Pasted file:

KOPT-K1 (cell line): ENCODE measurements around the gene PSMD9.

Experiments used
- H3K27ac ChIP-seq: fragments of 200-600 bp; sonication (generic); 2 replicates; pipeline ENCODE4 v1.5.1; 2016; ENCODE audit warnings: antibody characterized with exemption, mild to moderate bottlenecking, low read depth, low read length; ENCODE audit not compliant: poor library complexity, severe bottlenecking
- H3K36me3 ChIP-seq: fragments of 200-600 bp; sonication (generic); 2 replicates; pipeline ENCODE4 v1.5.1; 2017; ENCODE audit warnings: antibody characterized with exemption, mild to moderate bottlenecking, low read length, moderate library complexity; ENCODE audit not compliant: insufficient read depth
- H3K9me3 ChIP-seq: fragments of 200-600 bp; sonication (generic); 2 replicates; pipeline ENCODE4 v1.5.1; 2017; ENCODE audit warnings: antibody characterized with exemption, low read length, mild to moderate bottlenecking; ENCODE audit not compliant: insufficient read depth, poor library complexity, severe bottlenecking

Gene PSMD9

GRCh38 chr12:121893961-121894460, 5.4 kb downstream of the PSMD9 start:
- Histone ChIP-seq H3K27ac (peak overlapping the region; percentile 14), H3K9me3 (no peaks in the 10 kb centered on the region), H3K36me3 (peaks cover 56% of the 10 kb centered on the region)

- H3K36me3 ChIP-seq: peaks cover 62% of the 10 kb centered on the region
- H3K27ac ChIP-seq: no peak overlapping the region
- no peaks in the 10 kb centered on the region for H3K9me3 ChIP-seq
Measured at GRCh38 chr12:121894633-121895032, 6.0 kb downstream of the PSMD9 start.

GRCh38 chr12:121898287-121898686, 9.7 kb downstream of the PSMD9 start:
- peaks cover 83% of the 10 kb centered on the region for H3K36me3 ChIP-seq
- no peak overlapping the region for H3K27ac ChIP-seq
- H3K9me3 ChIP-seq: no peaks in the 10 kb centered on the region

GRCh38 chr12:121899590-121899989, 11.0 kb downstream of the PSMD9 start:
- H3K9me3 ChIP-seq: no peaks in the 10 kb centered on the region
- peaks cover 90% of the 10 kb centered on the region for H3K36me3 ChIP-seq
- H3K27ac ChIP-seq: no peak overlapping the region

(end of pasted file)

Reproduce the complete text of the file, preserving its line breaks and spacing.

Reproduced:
KOPT-K1 (cell line): ENCODE measurements around the gene PSMD9.

Experiments used
- H3K27ac ChIP-seq: fragments of 200-600 bp; sonication (generic); 2 replicates; pipeline ENCODE4 v1.5.1; 2016; ENCODE audit warnings: antibody characterized with exemption, mild to moderate bottlenecking, low read depth, low read length; ENCODE audit not compliant: poor library complexity, severe bottlenecking
- H3K36me3 ChIP-seq: fragments of 200-600 bp; sonication (generic); 2 replicates; pipeline ENCODE4 v1.5.1; 2017; ENCODE audit warnings: antibody characterized with exemption, mild to moderate bottlenecking, low read length, moderate library complexity; ENCODE audit not compliant: insufficient read depth
- H3K9me3 ChIP-seq: fragments of 200-600 bp; sonication (generic); 2 replicates; pipeline ENCODE4 v1.5.1; 2017; ENCODE audit warnings: antibody characterized with exemption, low read length, mild to moderate bottlenecking; ENCODE audit not compliant: insufficient read depth, poor library complexity, severe bottlenecking

Gene PSMD9

GRCh38 chr12:121893961-121894460, 5.4 kb downstream of the PSMD9 start:
- Histone ChIP-seq H3K27ac (peak overlapping the region; percentile 14), H3K9me3 (no peaks in the 10 kb centered on the region), H3K36me3 (peaks cover 56% of the 10 kb centered on the region)

- H3K36me3 ChIP-seq: peaks cover 62% of the 10 kb centered on the region
- H3K27ac ChIP-seq: no peak overlapping the region
- no peaks in the 10 kb centered on the region for H3K9me3 ChIP-seq
Measured at GRCh38 chr12:121894633-121895032, 6.0 kb downstream of the PSMD9 start.

GRCh38 chr12:121898287-121898686, 9.7 kb downstream of the PSMD9 start:
- peaks cover 83% of the 10 kb centered on the region for H3K36me3 ChIP-seq
- no peak overlapping the region for H3K27ac ChIP-seq
- H3K9me3 ChIP-seq: no peaks in the 10 kb centered on the region

GRCh38 chr12:121899590-121899989, 11.0 kb downstream of the PSMD9 start:
- H3K9me3 ChIP-seq: no peaks in the 10 kb centered on the region
- peaks cover 90% of the 10 kb centered on the region for H3K36me3 ChIP-seq
- H3K27ac ChIP-seq: no peak overlapping the region